Archive for February, 2020

in performance: sturgill simpson/tyler childers

Sturgill Simpson, left, and Tyler Childers played separate sets before a sold out crowd of 16,000 at Rupp Arena on Friday evening. Photos by Estill Robinson.

The significance of their Friday evening at Rupp Arena was not lost on Sturgill Simpson and Tyler Childers. Before a sold out crowd of nearly 16,000, the two Eastern Kentucky born country-and-way-more stylists devoted much of what little stage time they allotted for talking to the occasion at hand – namely, reactions to their mutual debut at the grand poobah of Lexington venues.

“I’ve been waiting my whole life for this,” Simpson remarked before his immensely electric two-hour set got underway. Actually, he dutifully pinned an expletive at the end of that quote, but you get the gist of the excitement level. Simpson commented later, in the middle of a show opening segment build around all 10 songs from his recent, rock/synth-infused album “Sound & Fury,” that Lexington was where he learned to play music, learned to lead a band and met his wife.

That was about it for the chat. Fronting a four-member band with himself handling all guitar duties and, as a result, the bulk of the set’s instrumental soloing, Simpson was out to further deconstruct an image he has seemingly despised – that of country outlaw. The collective wrecking ball to that reputation was “Sound & Fury,” a song cycle of restless narratives that more than once addressed the folly of stardom and its warped influence on personal freedom.

Thematically, the angst hit the boiling point with “Mercury in Retrograde,” an unflinching snapshot of pop star intrusion (“They all just come on in, asking me what all my songs mean, wonderin’ if they’re all about them”). But it was the sonic charge of “Sound & Fury” that packed a far greater wallop.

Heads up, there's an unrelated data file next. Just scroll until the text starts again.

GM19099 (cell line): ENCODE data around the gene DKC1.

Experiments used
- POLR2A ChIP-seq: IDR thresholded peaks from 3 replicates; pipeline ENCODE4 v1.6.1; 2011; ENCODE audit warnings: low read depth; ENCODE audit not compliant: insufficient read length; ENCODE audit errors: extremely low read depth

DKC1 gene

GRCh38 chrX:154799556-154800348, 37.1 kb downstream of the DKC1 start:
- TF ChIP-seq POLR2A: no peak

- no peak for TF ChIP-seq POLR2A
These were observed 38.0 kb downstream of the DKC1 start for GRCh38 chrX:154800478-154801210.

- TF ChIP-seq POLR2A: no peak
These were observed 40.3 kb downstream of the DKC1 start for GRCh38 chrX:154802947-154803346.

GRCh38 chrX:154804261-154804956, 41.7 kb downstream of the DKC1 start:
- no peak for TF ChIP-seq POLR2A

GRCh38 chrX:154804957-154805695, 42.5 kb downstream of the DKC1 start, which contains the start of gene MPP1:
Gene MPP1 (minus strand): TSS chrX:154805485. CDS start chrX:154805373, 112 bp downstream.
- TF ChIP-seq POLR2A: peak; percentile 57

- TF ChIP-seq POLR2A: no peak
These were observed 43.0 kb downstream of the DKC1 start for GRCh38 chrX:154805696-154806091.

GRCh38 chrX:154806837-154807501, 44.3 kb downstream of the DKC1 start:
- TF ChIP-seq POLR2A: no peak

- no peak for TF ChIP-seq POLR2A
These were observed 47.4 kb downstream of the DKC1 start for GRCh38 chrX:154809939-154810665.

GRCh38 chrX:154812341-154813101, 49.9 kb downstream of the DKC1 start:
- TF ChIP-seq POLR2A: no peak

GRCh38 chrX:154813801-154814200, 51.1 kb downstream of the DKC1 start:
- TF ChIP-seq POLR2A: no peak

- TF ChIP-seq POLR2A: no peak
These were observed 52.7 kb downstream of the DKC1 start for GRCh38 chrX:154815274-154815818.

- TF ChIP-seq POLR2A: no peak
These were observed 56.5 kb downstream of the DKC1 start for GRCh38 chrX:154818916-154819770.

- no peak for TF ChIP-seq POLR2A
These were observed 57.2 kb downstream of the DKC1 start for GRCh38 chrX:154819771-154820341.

Throughout, the new music balanced aggressive, though occasionally static, guitar grooves with wails of analog synthesizer, giving this segment of the show a sound that was simultaneously modern and retro. The one country element that couldn’t displaced, though, were Simpson’s vocals. It was easy to escape expectations and cut loose on guitar during the predominantly instrumental show opener “Ronin.” But as soon as the singing ignited “Remember to Breathe” and “Sing Along,” that deep, unalterable country tenor reawakened.

The result? Music that sounded like a cross between T. Rex and Kraftwerk with Waylon Jennings as frontman. Crazily enough, the meshing worked. The rest of Simpson’s show was devoted mostly to rocked up, de-brass-ified works from 2016’s “A Sailor’s Guide to Earth” that presented a modestly sleeker level of dynamics than the “Sound & Fury” material. A case in point: the way a lengthy, jagged guitar jam during “Brace for Impact” bled into the cooler, soul-savvy waters of Simpson’s take on When in Rome’s “The Promise.”